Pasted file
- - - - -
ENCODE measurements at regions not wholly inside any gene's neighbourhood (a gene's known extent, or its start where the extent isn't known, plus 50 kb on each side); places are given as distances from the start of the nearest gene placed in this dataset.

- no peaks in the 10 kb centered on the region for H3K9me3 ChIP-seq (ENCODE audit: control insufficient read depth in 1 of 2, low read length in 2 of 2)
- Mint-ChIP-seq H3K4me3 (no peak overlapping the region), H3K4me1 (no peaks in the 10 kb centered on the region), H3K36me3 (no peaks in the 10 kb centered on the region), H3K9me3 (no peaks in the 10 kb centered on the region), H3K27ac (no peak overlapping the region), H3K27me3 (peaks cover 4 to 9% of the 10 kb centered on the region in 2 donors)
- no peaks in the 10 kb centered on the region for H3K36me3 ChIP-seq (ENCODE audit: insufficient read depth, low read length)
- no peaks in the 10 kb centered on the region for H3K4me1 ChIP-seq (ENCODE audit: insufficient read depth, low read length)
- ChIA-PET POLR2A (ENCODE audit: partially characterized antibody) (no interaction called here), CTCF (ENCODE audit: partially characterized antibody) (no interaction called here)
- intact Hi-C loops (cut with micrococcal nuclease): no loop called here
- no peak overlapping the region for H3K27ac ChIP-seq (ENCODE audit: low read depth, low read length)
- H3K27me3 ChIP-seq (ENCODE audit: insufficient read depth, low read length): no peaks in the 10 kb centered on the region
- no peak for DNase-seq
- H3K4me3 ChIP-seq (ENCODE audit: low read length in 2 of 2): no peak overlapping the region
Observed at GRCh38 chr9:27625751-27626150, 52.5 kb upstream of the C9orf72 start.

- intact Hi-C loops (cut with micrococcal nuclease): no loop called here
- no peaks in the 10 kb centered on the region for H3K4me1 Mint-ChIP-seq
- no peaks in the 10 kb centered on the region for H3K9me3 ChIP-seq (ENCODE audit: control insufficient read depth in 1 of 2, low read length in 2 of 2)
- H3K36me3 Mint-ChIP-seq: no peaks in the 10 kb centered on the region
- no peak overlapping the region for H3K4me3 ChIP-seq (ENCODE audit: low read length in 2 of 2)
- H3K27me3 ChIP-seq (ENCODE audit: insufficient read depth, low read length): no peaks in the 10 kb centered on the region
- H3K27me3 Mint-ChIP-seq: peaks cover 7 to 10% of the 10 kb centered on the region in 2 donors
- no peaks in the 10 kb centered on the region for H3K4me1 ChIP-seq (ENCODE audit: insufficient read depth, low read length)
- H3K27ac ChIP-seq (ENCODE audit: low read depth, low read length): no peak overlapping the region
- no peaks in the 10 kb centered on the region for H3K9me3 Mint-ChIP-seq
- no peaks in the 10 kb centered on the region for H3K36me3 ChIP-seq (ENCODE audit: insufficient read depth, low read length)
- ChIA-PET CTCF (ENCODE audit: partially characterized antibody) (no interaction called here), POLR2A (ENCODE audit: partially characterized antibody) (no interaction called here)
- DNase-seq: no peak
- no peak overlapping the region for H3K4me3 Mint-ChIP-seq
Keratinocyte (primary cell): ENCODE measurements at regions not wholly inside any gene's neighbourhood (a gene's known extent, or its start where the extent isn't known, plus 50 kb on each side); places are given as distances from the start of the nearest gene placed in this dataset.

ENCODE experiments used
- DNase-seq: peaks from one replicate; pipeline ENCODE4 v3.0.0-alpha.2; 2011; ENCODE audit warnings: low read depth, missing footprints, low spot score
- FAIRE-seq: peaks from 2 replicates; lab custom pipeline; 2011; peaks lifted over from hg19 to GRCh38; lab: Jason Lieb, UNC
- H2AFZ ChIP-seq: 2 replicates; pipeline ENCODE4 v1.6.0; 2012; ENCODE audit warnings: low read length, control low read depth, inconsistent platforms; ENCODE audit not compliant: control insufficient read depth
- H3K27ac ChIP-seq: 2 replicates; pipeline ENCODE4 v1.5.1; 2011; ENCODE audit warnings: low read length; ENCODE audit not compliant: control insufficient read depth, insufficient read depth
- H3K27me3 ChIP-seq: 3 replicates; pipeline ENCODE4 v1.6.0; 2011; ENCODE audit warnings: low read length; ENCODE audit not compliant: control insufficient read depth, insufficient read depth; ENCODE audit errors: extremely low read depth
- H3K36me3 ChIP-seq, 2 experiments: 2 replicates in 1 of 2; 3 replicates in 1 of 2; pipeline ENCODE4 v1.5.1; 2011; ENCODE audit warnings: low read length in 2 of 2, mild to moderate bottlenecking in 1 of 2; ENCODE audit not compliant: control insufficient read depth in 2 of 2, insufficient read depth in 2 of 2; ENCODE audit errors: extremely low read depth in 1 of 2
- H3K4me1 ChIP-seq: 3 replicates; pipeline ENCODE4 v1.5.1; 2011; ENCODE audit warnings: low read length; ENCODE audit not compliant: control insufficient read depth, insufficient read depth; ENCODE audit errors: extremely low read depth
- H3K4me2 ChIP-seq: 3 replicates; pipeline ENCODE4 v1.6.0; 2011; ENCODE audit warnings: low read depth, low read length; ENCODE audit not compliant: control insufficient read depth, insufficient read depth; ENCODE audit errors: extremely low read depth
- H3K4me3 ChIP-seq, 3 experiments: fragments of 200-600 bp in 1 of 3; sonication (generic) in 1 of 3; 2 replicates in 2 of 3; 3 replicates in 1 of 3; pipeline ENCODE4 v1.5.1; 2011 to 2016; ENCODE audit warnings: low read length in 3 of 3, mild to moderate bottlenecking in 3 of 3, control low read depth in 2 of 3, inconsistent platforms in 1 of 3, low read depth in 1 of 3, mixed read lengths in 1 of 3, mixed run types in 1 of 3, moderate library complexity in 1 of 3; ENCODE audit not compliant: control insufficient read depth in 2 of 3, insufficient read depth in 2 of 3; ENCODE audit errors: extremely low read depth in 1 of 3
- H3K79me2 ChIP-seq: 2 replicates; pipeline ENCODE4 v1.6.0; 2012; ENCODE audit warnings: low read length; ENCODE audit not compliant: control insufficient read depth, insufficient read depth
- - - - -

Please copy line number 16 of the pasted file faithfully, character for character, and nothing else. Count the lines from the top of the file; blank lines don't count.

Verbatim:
- H3K36me3 Mint-ChIP-seq: no peaks in the 10 kb centered on the region